KENSINGTON, Md. Elder Ralph Hardy, an Area Authority Seventy; and Belgium's ambassador to the U.S., Frans van Daele; were the featured speakers at the Washington D.C. Temple's Festival of Lights which began Dec. 1.
Each year, the opening night ceremonies are attended by many members of the diplomatic community as well as members of the U.S. Congress and other dignitaries.
Elder Hardy and Ambassador van Daele together flipped the switch igniting more than 450,000 Christmas lights on the temple grounds.
After noting that the Christmas lights are backdropped by the bright white, floodlit Washington D.C. Temple, Elder Hardy spoke about the symbolic significance of light at Christmastime.
"In addition to the unforgettable carols and stirring anthems of this season, perhaps one of the most enduring symbols of Christmas is that of light," he said.
He suggested three reasons why light is a part of the Christmas celebration.
First, he said, "The Christmas lights remind us of the great signs, wonders and lights in the heavens that announced the Lord's birth."
Second, he continued, "The Christmas lights remind us that Jesus is 'the Light of the world.' "
Third, he said, "The Christmas lights remind us that the 'light of Christ' fills all creation even the immensity of space."
Recalling the biblical account of angels declaring the Savior's birth to the shepherds in their fields, Elder Hardy said, "As with the declaration of this heavenly host, I believe that these Christmas lights also radiate the great hope of this season: that as we absorb their wondrous luminescence just as we draw warmth and comfort from an open fire each of us can acquire, through our faith in God, a greater light within ourselves with which to confront the challenges and dark corners of our days.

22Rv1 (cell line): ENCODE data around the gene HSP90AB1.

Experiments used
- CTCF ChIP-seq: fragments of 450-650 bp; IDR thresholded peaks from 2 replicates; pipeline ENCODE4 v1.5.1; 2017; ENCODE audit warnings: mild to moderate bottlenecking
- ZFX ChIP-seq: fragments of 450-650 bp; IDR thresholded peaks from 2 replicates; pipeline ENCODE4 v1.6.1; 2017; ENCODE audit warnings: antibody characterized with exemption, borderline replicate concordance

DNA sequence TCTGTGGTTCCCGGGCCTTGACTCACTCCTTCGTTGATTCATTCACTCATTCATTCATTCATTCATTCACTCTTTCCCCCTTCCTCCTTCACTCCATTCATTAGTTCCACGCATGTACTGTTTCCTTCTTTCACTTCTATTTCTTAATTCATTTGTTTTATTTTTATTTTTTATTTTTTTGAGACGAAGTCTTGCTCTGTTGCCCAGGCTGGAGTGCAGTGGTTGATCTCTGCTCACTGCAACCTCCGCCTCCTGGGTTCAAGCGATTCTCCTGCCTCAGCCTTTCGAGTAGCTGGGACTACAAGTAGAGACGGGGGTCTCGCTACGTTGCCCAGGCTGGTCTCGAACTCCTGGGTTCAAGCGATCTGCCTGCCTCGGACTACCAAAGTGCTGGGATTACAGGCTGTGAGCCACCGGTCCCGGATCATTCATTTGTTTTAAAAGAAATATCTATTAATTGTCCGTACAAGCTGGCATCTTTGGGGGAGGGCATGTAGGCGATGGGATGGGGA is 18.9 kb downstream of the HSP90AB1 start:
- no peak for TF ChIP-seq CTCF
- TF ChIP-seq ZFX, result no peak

"In this nation, moreover, and throughout the lands of the world many of which are represented by the distinguished diplomats with us this evening may these beautiful Christmas lights also signify our abiding hope of 'Peace on earth, good will toward men.' "
In his remarks, Ambassador van Daele talked of his country's involvement in the two world wars and the peace built upon those ruins of war. He said that if problems are solved through compromise and negotiation, so that after the wars, "foes become friends and brothers in arms, or just brothers."
The evening included entertainment by former New York Metropolitan Opera singer Ariel Bybee and the Southern Virginia University Chamber Choir.
It was the first night of a celebration, which opened to the public on Dec. 3, that continues until Jan. 2, 2005. Besides the lights outside, inside the visitors center there are international Christmas trees exhibiting dolls donated from more than 90 embassies in Washington, and a creche exhibit featuring nativity scenes from 37 countries.